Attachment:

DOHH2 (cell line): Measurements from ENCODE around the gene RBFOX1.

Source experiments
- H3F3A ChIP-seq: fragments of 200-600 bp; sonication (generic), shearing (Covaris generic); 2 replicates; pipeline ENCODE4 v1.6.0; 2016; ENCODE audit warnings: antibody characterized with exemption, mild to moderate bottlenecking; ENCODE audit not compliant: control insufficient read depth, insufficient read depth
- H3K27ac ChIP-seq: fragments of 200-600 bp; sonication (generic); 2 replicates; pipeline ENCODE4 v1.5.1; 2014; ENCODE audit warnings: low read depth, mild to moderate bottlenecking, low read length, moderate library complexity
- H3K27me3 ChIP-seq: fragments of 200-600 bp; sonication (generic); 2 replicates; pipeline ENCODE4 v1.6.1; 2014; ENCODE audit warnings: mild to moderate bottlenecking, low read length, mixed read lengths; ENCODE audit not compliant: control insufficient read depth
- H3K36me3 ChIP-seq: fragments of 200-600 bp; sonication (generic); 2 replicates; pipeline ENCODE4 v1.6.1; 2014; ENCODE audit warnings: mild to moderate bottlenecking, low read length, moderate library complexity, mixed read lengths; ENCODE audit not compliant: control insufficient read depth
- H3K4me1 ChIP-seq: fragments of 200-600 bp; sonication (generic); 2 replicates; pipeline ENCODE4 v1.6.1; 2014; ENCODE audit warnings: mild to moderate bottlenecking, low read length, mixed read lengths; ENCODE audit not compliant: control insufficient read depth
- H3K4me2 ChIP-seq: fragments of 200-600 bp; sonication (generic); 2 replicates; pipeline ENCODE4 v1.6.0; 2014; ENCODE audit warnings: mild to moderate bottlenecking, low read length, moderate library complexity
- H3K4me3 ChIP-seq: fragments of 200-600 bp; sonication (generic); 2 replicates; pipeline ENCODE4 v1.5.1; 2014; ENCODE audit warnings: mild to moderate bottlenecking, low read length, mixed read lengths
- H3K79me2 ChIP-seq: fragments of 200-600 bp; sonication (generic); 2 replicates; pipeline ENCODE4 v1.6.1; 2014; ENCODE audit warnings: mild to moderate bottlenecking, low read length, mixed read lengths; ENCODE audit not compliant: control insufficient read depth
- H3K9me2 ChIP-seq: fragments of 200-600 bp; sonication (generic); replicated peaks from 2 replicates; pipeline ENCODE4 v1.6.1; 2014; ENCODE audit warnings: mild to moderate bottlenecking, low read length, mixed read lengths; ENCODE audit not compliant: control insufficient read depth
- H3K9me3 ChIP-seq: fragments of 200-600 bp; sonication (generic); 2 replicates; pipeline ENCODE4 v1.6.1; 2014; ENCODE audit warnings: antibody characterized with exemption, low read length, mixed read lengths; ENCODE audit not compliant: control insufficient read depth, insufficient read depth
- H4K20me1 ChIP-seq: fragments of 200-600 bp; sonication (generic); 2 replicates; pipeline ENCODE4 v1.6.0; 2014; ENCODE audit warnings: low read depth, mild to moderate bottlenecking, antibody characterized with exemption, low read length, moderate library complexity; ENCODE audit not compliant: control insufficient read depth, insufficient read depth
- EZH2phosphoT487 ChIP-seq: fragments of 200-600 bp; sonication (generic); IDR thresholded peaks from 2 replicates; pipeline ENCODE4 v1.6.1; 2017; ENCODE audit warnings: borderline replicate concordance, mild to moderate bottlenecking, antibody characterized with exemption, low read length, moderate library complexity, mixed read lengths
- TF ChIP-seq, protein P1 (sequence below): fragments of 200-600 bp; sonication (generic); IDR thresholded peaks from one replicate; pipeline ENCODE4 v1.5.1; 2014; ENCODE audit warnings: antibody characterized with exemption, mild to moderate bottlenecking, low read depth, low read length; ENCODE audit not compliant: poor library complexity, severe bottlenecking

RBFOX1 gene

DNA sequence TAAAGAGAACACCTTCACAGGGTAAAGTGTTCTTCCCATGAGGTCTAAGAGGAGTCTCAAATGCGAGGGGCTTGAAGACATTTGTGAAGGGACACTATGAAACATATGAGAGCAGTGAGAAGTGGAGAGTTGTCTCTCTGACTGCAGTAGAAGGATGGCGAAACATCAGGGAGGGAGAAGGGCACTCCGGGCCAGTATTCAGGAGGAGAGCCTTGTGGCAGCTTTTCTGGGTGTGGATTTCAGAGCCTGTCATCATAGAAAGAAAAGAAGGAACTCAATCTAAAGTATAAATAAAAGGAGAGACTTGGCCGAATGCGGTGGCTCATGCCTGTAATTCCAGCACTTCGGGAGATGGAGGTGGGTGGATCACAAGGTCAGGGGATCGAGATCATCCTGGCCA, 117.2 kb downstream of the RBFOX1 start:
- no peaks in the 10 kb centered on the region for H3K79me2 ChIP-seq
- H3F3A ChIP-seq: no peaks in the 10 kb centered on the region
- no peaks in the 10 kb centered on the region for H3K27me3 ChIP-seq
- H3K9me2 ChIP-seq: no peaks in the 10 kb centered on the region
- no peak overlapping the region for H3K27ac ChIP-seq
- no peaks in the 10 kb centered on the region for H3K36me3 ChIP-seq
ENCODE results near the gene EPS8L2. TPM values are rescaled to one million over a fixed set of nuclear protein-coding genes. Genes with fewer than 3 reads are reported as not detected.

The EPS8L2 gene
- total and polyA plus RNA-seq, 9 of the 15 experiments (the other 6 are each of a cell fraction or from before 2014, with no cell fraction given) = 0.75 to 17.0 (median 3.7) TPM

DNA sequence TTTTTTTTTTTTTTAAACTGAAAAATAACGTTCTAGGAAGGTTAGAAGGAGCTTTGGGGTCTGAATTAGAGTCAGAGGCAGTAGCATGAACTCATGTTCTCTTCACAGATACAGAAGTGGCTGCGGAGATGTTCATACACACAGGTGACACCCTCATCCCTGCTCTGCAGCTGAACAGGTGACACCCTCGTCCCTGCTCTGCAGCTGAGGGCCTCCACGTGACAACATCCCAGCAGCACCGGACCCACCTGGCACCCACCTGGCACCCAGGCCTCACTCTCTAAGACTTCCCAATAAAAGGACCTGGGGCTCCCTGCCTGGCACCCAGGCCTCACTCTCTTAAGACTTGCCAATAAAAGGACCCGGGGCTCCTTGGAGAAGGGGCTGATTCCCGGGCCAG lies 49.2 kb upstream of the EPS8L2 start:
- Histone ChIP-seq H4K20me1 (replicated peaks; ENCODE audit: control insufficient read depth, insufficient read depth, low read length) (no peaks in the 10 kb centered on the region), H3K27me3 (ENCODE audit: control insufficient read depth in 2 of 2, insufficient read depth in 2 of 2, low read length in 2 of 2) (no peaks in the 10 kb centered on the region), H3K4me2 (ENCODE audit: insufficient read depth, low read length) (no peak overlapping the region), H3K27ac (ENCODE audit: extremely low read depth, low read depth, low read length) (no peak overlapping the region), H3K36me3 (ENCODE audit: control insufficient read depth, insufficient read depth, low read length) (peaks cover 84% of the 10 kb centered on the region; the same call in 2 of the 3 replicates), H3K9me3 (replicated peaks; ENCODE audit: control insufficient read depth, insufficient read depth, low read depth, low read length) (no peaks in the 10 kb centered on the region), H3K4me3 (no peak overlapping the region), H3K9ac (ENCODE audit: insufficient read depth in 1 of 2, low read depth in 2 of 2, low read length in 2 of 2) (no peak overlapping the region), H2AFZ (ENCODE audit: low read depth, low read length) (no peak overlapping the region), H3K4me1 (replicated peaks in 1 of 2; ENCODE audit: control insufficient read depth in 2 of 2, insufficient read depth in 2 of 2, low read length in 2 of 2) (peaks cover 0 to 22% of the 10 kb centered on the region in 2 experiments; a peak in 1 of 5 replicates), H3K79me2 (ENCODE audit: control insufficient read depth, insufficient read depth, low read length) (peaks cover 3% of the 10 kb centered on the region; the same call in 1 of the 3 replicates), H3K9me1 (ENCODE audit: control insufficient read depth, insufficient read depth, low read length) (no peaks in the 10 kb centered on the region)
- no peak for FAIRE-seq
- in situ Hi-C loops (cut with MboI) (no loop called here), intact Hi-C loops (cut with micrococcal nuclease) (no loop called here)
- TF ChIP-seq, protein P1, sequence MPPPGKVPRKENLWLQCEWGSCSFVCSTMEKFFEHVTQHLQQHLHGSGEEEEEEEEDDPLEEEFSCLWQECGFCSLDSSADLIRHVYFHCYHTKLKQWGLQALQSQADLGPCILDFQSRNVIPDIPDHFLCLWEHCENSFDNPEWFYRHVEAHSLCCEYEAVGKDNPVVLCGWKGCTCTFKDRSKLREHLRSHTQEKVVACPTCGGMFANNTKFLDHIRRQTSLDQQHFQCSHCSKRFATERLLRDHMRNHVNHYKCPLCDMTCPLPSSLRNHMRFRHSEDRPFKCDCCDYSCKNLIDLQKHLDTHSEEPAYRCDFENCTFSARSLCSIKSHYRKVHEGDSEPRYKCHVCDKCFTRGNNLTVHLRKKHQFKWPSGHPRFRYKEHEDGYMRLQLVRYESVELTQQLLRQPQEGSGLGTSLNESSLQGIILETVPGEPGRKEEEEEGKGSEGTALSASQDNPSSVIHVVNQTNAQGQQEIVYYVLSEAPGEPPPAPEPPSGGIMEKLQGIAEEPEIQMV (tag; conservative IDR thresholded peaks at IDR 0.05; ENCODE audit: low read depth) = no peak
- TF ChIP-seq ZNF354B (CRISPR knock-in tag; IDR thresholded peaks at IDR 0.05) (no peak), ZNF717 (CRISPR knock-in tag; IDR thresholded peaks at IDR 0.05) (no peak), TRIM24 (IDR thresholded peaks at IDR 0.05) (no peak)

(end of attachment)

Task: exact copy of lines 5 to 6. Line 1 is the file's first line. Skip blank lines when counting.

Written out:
- H3K27me3 ChIP-seq: fragments of 200-600 bp; sonication (generic); 2 replicates; pipeline ENCODE4 v1.6.1; 2014; ENCODE audit warnings: mild to moderate bottlenecking, low read length, mixed read lengths; ENCODE audit not compliant: control insufficient read depth
- H3K36me3 ChIP-seq: fragments of 200-600 bp; sonication (generic); 2 replicates; pipeline ENCODE4 v1.6.1; 2014; ENCODE audit warnings: mild to moderate bottlenecking, low read length, moderate library complexity, mixed read lengths; ENCODE audit not compliant: control insufficient read depth